Throughout that investigation, the no-nonsense Fitzgerald repeatedly insisted that the case was about a simple matter: whether Libby had lied. But he did note it had wider implications. When Fitzgerald presented his closing argument, he declared, "There is a cloud on the vice president." He added: "And that cloud remains because this defendant obstructed justice." Two weeks later, after winning a guilty verdict on four of five counts, Fitzgerald noted, "Mr. Libby had failed to remove that cloud....Sometimes when people tell the truth, clouds disappear. Sometimes they do not." And when Bush commuted Libby's sentence, ensuring that Libby would serve no prison time, Fitzgerald huffed, "It is fundamental to the rule of law that all citizens stand before the bar of justice as equals."

His not-too-subtle point was that when it came to integrity, the Bush White House--or at least Cheney's wing--was, well, cloudy. (The trial had revealed much about Cheney's hard-edged political operation.)

The Libby case, for some, was a hard-to-follow affair, and conservatives and Republican allies of Libby and the Bush administration had rampaged against Fitzgerald and tried mightily to muddy up the episode. Thus, Fitzgerald's implied indictment of the Bush crowd partially got lost in the middle of a partisan mud fight. With the Blagojevich case, Fitzgerald is once again championing honest government, but this time he appears to have a case less likely to get caught up in the distracting swirl of ideological attacks. After all, Blagojevich has few friends who will go on cable TV to blast Fitzgerald for being a run-amok prosecutor. There may even be Republicans who praise his pursuit of Blagojevich, a Democrat.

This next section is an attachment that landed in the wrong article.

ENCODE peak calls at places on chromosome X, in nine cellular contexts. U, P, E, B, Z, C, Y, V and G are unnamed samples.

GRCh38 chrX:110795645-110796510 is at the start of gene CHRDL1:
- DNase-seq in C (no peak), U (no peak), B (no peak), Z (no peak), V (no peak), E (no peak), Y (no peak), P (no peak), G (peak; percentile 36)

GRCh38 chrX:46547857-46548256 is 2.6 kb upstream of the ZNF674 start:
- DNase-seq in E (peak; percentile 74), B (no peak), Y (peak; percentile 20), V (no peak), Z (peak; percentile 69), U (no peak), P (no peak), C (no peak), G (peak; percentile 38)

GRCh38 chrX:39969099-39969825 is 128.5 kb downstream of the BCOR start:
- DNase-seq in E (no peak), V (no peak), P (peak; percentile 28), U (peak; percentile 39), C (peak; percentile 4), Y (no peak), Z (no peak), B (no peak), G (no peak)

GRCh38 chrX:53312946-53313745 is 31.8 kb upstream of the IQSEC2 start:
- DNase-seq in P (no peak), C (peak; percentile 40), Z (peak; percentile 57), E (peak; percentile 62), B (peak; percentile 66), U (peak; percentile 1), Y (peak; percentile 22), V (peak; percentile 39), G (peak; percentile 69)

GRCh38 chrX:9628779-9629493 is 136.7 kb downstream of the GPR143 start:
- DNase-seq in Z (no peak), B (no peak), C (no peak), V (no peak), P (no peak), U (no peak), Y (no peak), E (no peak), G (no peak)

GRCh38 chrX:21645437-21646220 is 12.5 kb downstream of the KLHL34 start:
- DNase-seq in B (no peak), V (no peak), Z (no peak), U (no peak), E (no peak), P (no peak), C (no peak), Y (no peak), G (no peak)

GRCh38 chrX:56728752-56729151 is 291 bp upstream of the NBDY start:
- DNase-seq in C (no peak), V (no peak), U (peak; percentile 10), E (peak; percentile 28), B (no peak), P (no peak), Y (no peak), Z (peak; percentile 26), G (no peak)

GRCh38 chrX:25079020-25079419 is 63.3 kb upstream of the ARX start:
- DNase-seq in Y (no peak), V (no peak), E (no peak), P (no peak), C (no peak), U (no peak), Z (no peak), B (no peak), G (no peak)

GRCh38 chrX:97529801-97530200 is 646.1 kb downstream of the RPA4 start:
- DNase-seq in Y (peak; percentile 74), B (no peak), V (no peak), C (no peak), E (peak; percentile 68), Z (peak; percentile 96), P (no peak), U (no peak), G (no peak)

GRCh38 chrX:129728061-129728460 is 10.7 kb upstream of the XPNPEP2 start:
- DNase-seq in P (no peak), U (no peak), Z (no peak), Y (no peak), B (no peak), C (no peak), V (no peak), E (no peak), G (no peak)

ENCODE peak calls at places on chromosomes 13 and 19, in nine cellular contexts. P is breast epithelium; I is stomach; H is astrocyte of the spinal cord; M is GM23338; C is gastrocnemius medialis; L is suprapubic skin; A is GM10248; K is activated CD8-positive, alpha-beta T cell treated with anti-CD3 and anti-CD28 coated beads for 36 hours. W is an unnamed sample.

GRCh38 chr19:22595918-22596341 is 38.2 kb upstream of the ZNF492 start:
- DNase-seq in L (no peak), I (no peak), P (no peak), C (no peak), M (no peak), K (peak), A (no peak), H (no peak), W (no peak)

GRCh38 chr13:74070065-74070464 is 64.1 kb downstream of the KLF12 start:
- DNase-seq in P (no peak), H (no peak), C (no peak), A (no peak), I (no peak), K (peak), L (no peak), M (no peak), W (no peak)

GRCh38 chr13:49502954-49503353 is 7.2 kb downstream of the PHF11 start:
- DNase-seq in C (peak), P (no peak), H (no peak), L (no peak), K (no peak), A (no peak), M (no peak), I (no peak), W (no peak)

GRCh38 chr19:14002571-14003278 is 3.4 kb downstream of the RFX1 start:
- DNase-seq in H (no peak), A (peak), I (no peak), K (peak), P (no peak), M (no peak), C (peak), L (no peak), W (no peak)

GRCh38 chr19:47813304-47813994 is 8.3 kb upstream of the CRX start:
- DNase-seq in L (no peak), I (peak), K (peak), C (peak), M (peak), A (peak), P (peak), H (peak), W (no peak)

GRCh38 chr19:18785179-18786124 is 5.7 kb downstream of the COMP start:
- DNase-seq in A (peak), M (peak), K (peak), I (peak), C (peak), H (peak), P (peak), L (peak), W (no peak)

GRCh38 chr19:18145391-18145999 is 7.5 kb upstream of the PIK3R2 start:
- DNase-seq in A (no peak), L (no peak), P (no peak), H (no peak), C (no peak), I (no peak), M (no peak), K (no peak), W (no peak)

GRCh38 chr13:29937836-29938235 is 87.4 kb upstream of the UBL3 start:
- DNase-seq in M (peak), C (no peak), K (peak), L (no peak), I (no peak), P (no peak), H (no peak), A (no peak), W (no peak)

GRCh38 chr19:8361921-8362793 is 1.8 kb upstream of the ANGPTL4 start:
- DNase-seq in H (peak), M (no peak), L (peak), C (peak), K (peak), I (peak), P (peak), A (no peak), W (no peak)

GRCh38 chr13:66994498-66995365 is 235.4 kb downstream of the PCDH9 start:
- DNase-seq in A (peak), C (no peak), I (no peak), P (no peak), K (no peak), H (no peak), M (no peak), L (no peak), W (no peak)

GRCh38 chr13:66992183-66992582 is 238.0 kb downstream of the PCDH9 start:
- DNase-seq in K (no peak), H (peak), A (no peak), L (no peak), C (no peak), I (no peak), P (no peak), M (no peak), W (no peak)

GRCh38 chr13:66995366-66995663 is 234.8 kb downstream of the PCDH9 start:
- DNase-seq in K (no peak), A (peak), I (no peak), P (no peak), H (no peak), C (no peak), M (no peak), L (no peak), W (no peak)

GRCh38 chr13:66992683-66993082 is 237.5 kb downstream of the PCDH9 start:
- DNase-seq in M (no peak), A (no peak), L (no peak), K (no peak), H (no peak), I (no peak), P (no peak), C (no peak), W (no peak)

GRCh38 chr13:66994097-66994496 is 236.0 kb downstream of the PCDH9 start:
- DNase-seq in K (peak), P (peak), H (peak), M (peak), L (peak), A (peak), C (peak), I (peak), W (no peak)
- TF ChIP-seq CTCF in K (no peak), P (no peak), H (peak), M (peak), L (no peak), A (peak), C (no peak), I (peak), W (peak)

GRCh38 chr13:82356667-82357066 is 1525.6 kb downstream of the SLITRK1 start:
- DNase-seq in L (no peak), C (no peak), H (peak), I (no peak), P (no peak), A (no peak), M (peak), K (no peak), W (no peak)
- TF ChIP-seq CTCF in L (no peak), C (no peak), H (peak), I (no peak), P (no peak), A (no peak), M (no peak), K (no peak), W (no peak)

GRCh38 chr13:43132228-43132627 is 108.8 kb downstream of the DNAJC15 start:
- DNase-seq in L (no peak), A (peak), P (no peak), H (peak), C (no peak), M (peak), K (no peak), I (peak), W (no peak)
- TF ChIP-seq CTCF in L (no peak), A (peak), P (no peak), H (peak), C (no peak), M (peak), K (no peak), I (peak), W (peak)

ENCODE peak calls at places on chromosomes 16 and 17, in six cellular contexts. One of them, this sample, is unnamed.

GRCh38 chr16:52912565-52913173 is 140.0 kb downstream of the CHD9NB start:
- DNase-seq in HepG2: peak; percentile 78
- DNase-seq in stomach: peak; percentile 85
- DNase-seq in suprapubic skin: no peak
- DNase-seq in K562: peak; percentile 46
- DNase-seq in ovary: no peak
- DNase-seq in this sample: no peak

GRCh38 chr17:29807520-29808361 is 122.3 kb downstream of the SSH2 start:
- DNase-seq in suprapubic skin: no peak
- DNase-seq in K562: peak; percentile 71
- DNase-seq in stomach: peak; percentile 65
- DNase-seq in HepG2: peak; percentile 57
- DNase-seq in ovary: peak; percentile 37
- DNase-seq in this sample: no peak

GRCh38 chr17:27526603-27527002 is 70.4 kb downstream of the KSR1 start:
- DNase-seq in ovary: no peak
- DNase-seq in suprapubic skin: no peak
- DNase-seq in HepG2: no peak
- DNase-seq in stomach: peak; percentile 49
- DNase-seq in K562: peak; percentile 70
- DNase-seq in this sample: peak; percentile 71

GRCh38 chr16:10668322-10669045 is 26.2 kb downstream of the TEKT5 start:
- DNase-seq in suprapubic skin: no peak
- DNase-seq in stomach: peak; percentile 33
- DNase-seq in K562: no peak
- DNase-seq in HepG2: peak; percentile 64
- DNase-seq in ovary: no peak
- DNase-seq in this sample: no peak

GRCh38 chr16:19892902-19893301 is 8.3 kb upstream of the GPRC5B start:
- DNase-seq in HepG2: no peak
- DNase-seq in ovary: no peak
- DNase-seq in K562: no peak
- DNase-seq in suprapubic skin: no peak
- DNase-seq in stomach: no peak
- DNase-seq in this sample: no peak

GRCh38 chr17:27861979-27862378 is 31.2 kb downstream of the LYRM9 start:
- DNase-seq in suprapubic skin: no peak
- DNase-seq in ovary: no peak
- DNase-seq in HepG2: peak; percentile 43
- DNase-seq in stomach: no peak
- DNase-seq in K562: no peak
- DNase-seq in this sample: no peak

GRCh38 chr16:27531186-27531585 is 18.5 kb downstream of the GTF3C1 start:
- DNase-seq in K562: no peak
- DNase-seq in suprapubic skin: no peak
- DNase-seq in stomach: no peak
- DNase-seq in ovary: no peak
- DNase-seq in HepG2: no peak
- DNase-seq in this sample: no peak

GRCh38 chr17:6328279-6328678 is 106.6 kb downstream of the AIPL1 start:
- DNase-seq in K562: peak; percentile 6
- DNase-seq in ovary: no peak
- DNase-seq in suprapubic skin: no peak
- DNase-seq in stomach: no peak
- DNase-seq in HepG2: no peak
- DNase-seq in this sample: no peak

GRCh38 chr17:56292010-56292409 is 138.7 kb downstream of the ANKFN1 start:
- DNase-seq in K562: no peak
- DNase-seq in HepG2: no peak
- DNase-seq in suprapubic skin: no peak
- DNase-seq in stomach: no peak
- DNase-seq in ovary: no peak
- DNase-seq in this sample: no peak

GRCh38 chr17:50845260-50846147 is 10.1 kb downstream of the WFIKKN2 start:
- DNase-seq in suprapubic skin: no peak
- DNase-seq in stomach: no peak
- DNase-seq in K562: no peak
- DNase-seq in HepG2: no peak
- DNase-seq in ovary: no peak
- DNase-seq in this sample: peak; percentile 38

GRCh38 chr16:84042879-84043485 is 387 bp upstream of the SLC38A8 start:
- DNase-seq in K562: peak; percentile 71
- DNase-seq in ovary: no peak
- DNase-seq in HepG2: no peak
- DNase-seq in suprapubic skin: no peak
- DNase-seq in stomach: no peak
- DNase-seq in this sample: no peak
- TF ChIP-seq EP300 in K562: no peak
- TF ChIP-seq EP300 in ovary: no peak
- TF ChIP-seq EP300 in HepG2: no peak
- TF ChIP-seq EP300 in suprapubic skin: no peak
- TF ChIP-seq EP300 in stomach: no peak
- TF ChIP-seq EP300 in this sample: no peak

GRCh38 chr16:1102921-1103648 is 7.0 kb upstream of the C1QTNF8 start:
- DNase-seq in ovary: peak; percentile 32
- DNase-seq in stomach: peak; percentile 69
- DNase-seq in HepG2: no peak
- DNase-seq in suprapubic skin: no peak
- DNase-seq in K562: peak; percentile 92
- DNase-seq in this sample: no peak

Blago Update

| Tue Dec. 9, 2008 2:04 PM EST

BLAGO UPDATE....Thanks partly to this being a slow news day and partly to the sheer juiciness of the whole thing, the blogosphere is ablaze with chatter about the arrest of Illinois governor Rod Blagojevich on corruption charges. Main theme: the guy has been under investigation for three years by the same prosecutor who convicted both Scooter Libby and the previous governor of Illinois, but he was merrily blathering away to friends anyway about selling off Barack Obama's senate seat to the highest bidder? What kind of fucking moron is this guy?

Other, slightly more substantive comments from around the 'sphere:

  • Who are the six possible candidates for Obama's senate seat mentioned in the idictment? Adam Serwer tries to track them down.

  • It wasn't just senate seats in play! Blago also told the Tribune Company that he wouldn't approve any state financial assistance for their effort to sell the Chicago Cubs unless they fired some editorial board members who had been critical of him. Apparently Blagojevich told the Tribune Company's representative, "our recommendation is fire all those [expletive] people, get 'em the [expletive] out of there and get us some editorial support."